Friday, February 6, 2015

Why Is Coconut Oil So Controversial?

If you were brainwashed like I was that saturated fat is the devil, the idea of purposely consuming coconut oil is akin to drinking antifreeze.

Nutiva is a popular brand of high quality coconut oil
Coconut oil is 90% saturated fat.

Although the federal government and most nutritionists still stand by their high carb, low fat diet recommendations (follow the money), many reputable peer reviewed studies now suggest saturated fat is not only healthy, but also an essential source of energy for people on low carbohydrate diets.

Which is why the saturated fat content of coconut oil not only doesn't bother me, it's a benefit.

What's more, coconut oil contains mostly medium chain fatty acids (MCFAs), which are metabolized differently than the short and long chain fatty acids found in most other fat sources. MCFAs head right to the liver, where they do not pass go or collect $200. They are quickly converted to energy instead of being stored as fat.

Coconut oil is also thermogenic, which means it increase the amount of fat you burn. One study found that just 1-2 tablespoons of coconut oil a day increased the amount of energy expended in a control group by 120 calories.

And like all fats, coconut oil will make you feel full and satisfied; so in addition to burning more calories, you will consume less calories per day since you won't feel hungry. The idea of food may still seems interesting, but you'll have no desire to eat it.

You may also get sick less often if you consume coconut oil. Half of the fatty acids are lauric acid, which can protect against biological bad guys like bacteria, viruses, fungi and yeast.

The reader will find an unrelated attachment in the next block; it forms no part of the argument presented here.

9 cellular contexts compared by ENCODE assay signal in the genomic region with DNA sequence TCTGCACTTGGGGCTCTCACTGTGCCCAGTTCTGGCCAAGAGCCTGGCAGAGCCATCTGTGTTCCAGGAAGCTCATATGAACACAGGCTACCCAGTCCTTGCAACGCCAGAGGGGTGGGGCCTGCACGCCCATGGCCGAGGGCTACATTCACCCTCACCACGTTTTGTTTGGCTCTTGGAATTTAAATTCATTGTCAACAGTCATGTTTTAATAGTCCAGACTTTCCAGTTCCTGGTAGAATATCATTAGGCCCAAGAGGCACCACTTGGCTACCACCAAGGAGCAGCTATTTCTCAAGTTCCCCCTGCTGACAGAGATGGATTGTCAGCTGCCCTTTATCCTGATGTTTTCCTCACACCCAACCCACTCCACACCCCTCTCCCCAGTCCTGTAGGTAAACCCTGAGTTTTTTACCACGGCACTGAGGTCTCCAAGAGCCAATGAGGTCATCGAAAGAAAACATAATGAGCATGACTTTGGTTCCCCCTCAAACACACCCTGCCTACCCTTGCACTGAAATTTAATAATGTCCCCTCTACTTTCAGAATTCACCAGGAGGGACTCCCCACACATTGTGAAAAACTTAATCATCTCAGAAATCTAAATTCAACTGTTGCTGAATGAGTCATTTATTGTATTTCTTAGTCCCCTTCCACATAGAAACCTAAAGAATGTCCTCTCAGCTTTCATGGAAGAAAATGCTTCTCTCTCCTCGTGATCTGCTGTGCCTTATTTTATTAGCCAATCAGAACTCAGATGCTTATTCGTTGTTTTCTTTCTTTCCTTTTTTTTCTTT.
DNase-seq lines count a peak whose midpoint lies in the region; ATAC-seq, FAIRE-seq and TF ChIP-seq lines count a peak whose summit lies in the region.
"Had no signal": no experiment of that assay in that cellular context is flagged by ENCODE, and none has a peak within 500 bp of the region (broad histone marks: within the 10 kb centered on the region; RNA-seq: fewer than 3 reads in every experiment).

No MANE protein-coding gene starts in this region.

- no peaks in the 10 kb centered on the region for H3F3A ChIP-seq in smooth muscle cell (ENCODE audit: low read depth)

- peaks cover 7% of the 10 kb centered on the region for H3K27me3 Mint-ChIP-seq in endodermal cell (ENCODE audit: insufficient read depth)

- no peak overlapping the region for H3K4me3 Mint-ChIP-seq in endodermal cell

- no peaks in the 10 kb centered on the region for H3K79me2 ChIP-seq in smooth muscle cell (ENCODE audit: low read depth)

All this coconut oil propaganda may seem too good to be true, and I was skeptical, too. But the more I use coconut oil, the more I like it. And (knocking on head), I have yet to catch that pernicious flu going around this year.

Recipe can be found at The Nourished Life
There are a million ways to consume coconut oil, but I most commonly cook with it instead of olive oil or add a spoonful to my smoothies. I've also used coconut oil to make a chocolate hard shell by adding cocoa and Swerve, melting them together in the microwave, and then pouring the mixture over some strawberries and walnuts. One recipe I really want to try is coconut oil fudge, only I would use Swerve or another erythritol sweetner like Lacanta instead of honey.

You can always try a jar of coconut oil, and if you don't like the taste or nutritional benefits, use it as a hair conditioner or skin youth-enizer. It seems like you can do almost anything with coconut oil these days except drive it to work or send text messages.

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